D&R Greenway News

D&R Greenway Poetry Trail Dedicates New Poem by C.K. Williams

Princeton, N.J.— The Scott and Hella McVay Poetry Trail begins behind D&R Greenway Land Trust’s Johnson Education Center, winding up through an allee of sycamore and chestnut trees. Walk out past poems of Emily Dickenson, Rumi, Walt Whitman and others, up a hill blooming with aster, thistle and milkweed, to a place where the birds and insects sing a salute to the season. There are benches from which to contemplate Mary Oliver’s question: “Who made the world?” The ground is fertile with inspiration.

A new addition to the Scott and Hella McVay Poetry, “Garden,” by Pulitzer Prize-winning poet C.K. Williams (1936-2015), has been dedicated. The poem, published in Williams’ book “Vigil” in 1997, was written from le Parc de Bagatelle, in Neuilly, France, but the place “whose serenity lifts and enfolds me, as a swirl of breeze lifts the leaves and enfolds them” could easily describe Greenway Meadows Park.

Williams, a Princeton professor emeritus, and his French-born wife, Catherine Mauger, divided their time between Hopewell and Normandy, France. While in New Jersey, Williams and Mauger frequently visited Greenway Meadows and the Poetry Trail with their dog, Bwindi.

“Garden” was selected for the trail by Mauger and her son, Jed. “It was a poem I loved, it was the right length and about the right thing,” says Mauger. “He wrote many poems about nature, about storms and trees, but this one has such a peace in it. It’s a lot about him and all of us.”

“I was working in my office at the Johnson Education Center when I was told that I had a visitor, Catherine Mauger. The tears in her eyes told me how important the Poetry Trail was to her late husband,” says Linda Mead, D&R Greenway President & CEO.  “Together with Bwindi, we walked to the top of the hill while we talked about C.K. and their life together. We chose the location for this very first addition to the Scott and Hella Poetry Trail because of its sweeping view of the lower fields, essentially a natural garden.”

“We love this park, it is one of the most beautiful parks around Princeton,” says Mauger. “C.K. loved trees, and the way they are planted here. A place like this was so important to him. It is a habitat for thousands of creatures.” She looks up as a falcon circles overhead. “We are so grateful to D&R Greenway for protecting the trees from being destroyed and houses built in their place.” Bwindi barks, as if in agreement.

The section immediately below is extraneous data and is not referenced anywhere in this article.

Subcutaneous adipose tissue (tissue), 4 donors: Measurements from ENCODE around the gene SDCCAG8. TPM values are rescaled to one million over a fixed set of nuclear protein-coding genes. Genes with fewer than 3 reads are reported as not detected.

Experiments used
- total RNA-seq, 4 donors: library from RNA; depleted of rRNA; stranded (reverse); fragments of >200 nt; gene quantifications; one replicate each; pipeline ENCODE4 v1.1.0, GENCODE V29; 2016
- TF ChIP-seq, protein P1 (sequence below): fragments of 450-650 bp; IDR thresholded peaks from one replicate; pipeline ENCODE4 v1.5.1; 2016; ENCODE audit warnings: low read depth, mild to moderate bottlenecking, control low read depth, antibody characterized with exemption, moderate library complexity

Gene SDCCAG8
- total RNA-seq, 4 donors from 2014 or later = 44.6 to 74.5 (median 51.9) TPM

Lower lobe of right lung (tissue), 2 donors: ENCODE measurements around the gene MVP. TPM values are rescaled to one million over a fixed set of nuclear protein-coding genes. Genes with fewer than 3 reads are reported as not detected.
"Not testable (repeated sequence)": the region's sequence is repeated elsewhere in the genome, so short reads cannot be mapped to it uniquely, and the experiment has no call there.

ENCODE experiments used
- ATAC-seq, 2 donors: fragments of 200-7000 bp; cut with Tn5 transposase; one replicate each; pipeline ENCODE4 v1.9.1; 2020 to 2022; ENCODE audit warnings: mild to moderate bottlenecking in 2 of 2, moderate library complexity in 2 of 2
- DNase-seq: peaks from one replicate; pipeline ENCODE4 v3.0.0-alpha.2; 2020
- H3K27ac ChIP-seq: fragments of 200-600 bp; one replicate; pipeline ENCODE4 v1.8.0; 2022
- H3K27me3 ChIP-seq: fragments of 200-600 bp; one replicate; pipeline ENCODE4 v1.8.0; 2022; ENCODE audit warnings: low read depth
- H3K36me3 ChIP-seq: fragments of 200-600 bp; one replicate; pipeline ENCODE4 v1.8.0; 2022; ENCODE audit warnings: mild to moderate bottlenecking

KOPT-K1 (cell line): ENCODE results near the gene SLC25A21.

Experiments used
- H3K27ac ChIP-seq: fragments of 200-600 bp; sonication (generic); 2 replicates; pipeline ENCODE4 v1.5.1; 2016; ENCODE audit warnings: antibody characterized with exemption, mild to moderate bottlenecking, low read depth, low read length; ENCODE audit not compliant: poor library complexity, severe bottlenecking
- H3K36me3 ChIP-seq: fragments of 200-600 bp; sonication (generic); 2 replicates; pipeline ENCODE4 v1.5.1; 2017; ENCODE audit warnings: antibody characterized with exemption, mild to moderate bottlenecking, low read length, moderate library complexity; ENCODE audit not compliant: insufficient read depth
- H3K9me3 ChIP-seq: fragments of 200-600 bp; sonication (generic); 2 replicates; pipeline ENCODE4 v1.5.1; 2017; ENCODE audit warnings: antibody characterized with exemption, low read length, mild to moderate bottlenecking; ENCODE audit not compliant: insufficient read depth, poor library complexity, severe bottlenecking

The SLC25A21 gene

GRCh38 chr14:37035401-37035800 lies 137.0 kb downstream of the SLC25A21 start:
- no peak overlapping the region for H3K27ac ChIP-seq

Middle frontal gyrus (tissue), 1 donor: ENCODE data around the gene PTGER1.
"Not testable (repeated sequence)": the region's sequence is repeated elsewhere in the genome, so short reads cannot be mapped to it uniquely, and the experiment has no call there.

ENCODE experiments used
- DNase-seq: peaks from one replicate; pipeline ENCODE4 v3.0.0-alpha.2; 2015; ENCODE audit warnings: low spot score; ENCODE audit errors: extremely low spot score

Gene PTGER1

“I come in every season,” continues Mauger, a designer of nature-themed jewelry—her ring has turtles and she wears a bracelet of silver seashells. When her three grandsons were younger, Mauger and Williams would bring them in winter to sled.

Williams served on the Princeton University faculty from 1995 to 2013, where he taught creative writing, introductory and advanced poetry, dramatic adaptation and literary translation. He received the Pulitzer Prize in 2000 for his book “Repair,” also a finalist for the National Book Award. “The Singing” won the National Book Award for 2003; and “Flesh and Blood” received the National Book Critics Circle Award in 1987. Other books of poetry include “Wait,” “Collected Poems,” “Writers Writing Dying,” “All at Once” and “Selected Later Poems.” A book of essays, “In Time: Poems, Poets, and the Rest,” was published in 2012. “Falling Ill,” completed 10 days before his death, is to be published in 2017.

“It has more than 50 poems, all the same shape and same number of lines, and it is an amazing farewell present,” says Mauger, who was frequently Williams’ muse.

Born in Newark and raised in South Orange and greater Philadelphia, Williams was babysat by Jerry Lewis. At 6-feet-5-inches, Williams was recruited to play basketball at Bucknell but transferred to the University of Pennsylvania. Beginning in the 1960s his work garnered attention for its opposition to the Vietnam War and its reflections on the Civil Rights movement. Among the other big questions he addresses are love, memory, social disorder, the natural world, the Holocaust, American race relations and climate change. In his six-decade career, Williams also published translations of Sophocles’ “Women of Trachis,” Euripides’ “Bacchae” and poems of Francis Ponge, among others. He wrote a memoir and two children’s books.

Williams’ last public reading was at Drew University in June 2015. His work was often compared to Whitman’s.

“We knew and admired Charlie as a poet, teacher and mentor to young poets,” says Scott McVay.  “We count on poets to address the great issues in fresh ways, and Charlie did so. Hella and I are thrilled to have ‘Garden’ among the 48 other poems here in Greenway Meadows.”

Established in 2010, the Scott and Hella McVay Poetry Trail loops a meandering mile through a native plant meadow on D&R Greenway’s Conservation Campus. Forty-nine poems feature the work of poets from 14 countries and cultures. The common thread is the poet’s close read of some aspect of the natural world. The Scott and Hella McVay Poetry Trail speaks to the symbiotic relationship between art and nature.

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